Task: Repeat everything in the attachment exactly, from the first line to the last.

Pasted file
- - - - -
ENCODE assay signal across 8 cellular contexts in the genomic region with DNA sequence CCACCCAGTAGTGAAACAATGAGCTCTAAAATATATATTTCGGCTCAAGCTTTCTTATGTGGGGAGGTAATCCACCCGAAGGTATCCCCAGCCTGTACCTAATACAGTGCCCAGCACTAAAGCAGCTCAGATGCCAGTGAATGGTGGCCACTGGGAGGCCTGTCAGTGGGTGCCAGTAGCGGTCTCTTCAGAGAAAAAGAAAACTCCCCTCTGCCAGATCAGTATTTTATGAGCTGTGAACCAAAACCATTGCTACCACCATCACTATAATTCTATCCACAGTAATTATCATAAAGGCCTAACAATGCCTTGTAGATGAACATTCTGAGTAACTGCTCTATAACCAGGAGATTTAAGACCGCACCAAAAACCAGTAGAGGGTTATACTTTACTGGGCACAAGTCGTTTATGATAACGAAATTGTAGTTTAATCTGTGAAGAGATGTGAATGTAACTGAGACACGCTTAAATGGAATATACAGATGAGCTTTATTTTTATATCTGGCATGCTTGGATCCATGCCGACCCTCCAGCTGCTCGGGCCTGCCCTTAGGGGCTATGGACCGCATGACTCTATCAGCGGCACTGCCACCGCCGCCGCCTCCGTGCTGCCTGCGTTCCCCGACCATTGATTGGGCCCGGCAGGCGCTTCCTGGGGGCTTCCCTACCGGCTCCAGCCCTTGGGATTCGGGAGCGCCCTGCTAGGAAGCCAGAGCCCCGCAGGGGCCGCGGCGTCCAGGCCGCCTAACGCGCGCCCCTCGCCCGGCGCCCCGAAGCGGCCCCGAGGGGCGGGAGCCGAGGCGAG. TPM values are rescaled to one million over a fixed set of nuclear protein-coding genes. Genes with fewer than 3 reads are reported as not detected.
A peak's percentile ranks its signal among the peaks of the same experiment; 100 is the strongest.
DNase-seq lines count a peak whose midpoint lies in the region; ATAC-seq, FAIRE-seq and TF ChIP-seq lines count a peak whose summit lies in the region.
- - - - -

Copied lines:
ENCODE assay signal across 8 cellular contexts in the genomic region with DNA sequence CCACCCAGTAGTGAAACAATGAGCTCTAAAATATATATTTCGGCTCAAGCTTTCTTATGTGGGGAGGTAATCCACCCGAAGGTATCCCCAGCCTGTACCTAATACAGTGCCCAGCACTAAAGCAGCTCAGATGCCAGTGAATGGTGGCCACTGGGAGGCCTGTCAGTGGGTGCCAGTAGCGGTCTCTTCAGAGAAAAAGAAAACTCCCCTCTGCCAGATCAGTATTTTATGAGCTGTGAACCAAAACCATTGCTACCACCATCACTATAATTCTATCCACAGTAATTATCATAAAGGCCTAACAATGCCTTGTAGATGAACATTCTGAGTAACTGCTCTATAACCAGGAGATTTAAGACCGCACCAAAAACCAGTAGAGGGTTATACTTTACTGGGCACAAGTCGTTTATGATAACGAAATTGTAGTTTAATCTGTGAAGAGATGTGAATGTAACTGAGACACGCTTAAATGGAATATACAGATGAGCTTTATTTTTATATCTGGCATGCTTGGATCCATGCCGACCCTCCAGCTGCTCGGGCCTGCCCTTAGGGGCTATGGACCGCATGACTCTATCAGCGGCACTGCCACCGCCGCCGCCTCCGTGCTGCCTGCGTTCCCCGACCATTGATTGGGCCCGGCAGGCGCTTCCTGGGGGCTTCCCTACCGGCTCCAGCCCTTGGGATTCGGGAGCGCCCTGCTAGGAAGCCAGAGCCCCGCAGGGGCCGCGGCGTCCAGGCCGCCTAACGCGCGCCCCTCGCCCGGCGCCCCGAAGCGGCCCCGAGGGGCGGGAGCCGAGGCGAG. TPM values are rescaled to one million over a fixed set of nuclear protein-coding genes. Genes with fewer than 3 reads are reported as not detected.
A peak's percentile ranks its signal among the peaks of the same experiment; 100 is the strongest.
DNase-seq lines count a peak whose midpoint lies in the region; ATAC-seq, FAIRE-seq and TF ChIP-seq lines count a peak whose summit lies in the region.